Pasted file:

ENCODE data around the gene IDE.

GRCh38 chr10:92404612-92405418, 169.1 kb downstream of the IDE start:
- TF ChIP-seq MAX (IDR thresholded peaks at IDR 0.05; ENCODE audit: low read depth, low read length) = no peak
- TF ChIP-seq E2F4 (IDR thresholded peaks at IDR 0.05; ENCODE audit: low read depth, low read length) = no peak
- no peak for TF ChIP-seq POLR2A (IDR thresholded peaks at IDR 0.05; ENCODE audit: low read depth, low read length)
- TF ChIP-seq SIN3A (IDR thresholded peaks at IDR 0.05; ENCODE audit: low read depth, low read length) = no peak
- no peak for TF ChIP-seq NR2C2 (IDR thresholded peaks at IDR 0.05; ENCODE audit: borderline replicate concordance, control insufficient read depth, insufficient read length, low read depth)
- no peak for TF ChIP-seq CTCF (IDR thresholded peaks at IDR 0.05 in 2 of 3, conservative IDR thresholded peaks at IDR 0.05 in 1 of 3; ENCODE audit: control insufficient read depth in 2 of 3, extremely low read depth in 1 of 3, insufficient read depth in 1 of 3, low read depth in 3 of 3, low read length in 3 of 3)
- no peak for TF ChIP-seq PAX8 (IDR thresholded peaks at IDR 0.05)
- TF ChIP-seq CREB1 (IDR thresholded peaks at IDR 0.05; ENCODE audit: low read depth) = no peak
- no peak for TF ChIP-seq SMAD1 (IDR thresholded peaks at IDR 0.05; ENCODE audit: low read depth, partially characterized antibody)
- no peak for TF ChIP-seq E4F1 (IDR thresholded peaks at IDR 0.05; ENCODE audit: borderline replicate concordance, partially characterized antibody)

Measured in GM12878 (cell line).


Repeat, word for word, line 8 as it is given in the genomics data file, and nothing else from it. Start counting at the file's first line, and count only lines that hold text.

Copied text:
- no peak for TF ChIP-seq CTCF (IDR thresholded peaks at IDR 0.05 in 2 of 3, conservative IDR thresholded peaks at IDR 0.05 in 1 of 3; ENCODE audit: control insufficient read depth in 2 of 3, extremely low read depth in 1 of 3, insufficient read depth in 1 of 3, low read depth in 3 of 3, low read length in 3 of 3)